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Sequence Variation and Recognition Specificity of the Avirulence Gen AvrPiz-T in Magnaporthe Oryzae Field Populations

Sequence Variation and Recognition Specificity of the Avirulence Gen AvrPiz-T in Magnaporthe Oryzae Field Populations | Rice Blast | Scoop.it

In this study, we focused on a newly identified AVR gene AvrPiz-t.
We PCR amplified open reading frames (ORFs) of AvrPiz-t as well as promoter regions to detect size variation at this locus in 711 isolates of M. oryzae collected from 38 countries and regions. Through sequencing and Southern hybridization of the amplified locus, strains with polymorphisms in the ORF were classified into groups based on mutation type and site. Natural selection intensity on this gene was calculated and pathogenicity assays were applied
to evaluate the association between AvrPiz-t ORF/promoter polymorphism and virulence. In conclusion, sequences
at the AvrPiz-t locus were revealed to contain variations at both promoter and ORF regions. This locus is undergoing
a relatively strong positive selection. The diversity in coding sequence and the insertions of transposable elements
in the promoter region enable M. oryzae to evade recognition by the cognate Piz-t R gene in the host

 

 

http://omicsgroup.org/journals/sequence-variation-and-recognition-specificity-of-the-avirulence-gene-avrpizt-in-magnaporthe-oryzae-field-populations-2165-8056.1000113.pdf

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The Pathogen-Host Interactions database (PHI-base): additions and future developments

The Pathogen-Host Interactions database (PHI-base): additions and future developments | Rice Blast | Scoop.it

The Pathogen-Host Interactions database (PHI-base) catalogues experimentally verified pathogenicity, virulence and effector genes from bacterial, fungal and protist pathogens. Mutant phenotypes are associated with gene information. The included pathogens infect a wide range of hosts including humans, animals, plants, insects, fish and other fungi. The current version, PHI-base 3.6, available at http://www.phi-base.org, stores information on 2875 genes, 4102 interactions, 110 host species, 160 pathogenic species (103 plant, 3 fungal and 54 animal infecting species) and 181 diseases drawn from 1243 references.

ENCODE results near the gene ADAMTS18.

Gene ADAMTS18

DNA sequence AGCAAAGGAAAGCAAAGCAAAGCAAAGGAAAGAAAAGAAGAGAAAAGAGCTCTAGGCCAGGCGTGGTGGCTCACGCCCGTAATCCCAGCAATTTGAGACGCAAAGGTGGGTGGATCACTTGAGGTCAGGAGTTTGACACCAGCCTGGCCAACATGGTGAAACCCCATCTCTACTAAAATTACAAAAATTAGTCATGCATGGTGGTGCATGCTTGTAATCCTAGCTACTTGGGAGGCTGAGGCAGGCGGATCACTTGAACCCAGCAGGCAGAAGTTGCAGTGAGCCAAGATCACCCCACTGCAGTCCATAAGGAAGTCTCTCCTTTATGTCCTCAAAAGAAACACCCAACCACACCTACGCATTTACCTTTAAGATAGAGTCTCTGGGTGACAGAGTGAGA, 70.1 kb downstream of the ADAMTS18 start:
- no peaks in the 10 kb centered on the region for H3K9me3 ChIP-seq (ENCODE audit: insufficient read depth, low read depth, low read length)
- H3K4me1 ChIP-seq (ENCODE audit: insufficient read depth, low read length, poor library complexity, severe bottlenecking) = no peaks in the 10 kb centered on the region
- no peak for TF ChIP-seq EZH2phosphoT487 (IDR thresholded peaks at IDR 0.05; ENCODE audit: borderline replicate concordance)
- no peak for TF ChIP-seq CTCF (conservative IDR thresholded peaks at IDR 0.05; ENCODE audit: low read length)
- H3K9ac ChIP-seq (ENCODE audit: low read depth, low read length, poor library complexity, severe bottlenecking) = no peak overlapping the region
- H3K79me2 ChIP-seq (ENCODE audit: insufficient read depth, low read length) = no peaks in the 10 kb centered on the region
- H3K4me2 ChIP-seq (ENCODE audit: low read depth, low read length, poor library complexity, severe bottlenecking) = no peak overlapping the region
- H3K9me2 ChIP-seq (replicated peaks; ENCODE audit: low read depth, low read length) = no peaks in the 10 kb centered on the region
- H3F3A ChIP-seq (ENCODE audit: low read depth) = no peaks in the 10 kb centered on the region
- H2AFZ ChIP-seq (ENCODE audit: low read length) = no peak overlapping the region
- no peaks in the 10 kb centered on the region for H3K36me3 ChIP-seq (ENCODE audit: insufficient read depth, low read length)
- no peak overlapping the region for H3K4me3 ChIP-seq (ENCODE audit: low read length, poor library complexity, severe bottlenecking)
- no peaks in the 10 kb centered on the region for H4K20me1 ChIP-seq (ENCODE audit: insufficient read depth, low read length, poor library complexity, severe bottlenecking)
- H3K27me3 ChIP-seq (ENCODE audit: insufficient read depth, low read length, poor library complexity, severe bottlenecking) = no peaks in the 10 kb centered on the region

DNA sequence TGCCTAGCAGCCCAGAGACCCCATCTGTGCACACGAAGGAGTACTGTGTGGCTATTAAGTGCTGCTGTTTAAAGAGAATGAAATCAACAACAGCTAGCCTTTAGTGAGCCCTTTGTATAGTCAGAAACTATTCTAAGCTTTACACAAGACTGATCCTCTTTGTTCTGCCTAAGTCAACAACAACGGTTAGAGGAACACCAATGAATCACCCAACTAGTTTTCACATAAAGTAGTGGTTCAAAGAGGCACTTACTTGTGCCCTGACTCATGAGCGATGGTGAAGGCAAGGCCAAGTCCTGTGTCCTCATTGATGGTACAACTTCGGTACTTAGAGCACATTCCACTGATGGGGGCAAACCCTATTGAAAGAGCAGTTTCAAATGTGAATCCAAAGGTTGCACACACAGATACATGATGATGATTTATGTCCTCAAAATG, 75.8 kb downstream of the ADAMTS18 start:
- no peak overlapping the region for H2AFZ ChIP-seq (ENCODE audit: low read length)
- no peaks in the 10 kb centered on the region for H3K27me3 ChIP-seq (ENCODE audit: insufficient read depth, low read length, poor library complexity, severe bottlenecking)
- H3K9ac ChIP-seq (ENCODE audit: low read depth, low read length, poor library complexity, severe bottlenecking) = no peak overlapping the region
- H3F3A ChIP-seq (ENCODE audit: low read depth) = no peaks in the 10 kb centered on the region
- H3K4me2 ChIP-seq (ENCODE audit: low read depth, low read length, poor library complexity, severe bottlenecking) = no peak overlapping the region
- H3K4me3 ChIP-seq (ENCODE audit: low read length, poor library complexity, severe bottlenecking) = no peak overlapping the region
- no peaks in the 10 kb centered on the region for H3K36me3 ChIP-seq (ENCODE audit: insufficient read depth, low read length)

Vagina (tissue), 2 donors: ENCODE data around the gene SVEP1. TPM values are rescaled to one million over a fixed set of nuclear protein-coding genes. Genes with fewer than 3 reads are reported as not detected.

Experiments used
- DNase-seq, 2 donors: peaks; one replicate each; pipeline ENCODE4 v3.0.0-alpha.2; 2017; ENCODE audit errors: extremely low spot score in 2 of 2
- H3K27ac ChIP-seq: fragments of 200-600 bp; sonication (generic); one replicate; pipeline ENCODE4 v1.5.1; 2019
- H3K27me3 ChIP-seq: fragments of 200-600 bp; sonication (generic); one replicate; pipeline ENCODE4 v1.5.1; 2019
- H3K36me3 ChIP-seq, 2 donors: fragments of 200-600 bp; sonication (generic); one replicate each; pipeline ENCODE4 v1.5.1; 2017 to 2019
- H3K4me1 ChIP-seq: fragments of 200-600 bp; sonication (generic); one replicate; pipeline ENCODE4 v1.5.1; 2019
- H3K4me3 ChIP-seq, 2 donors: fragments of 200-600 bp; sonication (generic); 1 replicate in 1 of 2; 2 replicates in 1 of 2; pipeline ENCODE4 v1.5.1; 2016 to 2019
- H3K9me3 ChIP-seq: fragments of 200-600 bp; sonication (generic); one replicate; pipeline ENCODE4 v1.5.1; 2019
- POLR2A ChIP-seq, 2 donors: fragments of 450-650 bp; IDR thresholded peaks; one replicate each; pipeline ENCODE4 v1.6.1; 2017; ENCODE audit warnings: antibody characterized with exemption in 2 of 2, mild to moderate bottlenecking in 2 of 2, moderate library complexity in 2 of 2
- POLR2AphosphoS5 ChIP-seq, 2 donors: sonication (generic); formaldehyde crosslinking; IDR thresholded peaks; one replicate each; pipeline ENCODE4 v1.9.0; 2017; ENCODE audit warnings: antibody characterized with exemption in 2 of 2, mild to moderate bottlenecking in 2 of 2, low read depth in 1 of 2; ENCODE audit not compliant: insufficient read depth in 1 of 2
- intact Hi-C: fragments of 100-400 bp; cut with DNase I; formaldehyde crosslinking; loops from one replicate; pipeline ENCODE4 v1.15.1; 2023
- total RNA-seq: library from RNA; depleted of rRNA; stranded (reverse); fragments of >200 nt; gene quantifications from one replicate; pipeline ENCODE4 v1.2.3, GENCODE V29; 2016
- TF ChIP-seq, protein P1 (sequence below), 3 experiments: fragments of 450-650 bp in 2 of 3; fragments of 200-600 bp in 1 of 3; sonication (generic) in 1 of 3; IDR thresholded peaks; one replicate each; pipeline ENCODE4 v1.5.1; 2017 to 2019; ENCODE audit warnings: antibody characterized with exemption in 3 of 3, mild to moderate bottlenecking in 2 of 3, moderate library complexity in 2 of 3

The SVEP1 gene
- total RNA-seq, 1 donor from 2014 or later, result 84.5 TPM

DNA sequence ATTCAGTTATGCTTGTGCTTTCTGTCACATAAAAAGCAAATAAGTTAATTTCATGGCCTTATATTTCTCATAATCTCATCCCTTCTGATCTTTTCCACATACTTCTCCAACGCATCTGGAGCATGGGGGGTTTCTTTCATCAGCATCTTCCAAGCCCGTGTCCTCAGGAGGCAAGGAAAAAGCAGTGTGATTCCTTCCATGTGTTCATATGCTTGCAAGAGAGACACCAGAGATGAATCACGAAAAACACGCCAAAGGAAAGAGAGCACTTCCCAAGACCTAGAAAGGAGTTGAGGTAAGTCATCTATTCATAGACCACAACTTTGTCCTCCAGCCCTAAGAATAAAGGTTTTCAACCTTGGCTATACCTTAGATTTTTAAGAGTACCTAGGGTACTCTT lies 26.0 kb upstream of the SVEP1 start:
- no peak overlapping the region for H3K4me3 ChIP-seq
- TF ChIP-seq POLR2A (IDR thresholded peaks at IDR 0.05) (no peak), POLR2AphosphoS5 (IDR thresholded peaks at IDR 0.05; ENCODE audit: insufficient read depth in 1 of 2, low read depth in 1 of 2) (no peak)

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The receptor kinase CERK1 has dual functions in symbiosis and immunity signalling

The receptor kinase CERK1 has dual functions in symbiosis and immunity signalling | Rice Blast | Scoop.it
The establishment of symbiotic interactions between mycorrhizal fungi, rhizobial bacteria and their legume hosts involves a common symbiosis signalling pathway. This signalling pathway is activated by Nod factors produced by rhizobia and these are recognised by the Nod factor receptors NFR1/LYK3 and NFR5/NFP. Mycorrhizal fungi produce lipochitooligosaccharides (LCOs) similar to Nod factors, as well as short-chain chitin oligomers (CO4/5), implying commonalities in signalling during mycorrhizal and rhizobial associations. Here we show that NFR1/LYK3, but not NFR5/NFP, is required for the establishment of the mycorrhizal interaction in legumes. NFR1/LYK3 is necessary for the recognition of mycorrhizal fungi and the activation of the symbiosis signalling pathway leading to induction of calcium oscillations and gene expression. Chitin oligosaccharides also act as microbe associated molecular patterns that promote plant immunity via similar LysM receptor-like kinases. CERK1 in rice has the highest homology to NFR1 and we show that this gene is also necessary for the establishment of the mycorrhizal interaction as well as for resistance to the rice blast fungus. Our results demonstrate that NFR1/LYK3/OsCERK1 represents a common receptor for chitooligosaccharide-based signals produced by mycorrhizal fungi, rhizobial bacteria (in legumes) and fungal pathogens. It would appear that mycorrhizal recognition has been conserved in multiple receptors across plant species, but additional diversification in certain plant species has defined other signals that this class of receptors can perceive.

Via Christophe Jacquet
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Identification of a novel major locus for gray leaf spot resistance in Italian ryegrass ( Lolium multiflorum Lam.)

Identification of a novel major locus for gray leaf spot resistance in Italian ryegrass ( Lolium multiflorum Lam.) | Rice Blast | Scoop.it
Gray leaf spot (GLS), caused by Magnaporthe oryzae (anamorph Pyricularia oryzae), in ryegrasses is a very serious problem. Heavily infected small seedlings die within a matter of days, and stands of the grasses are seriously damaged by the disease. Thus, the development of GLS-resistant cultivars has become a concern in ryegrass breeding.
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Genome-wide association study of blast resistance in indica rice

Genome-wide association study of blast resistance in indica rice | Rice Blast | Scoop.it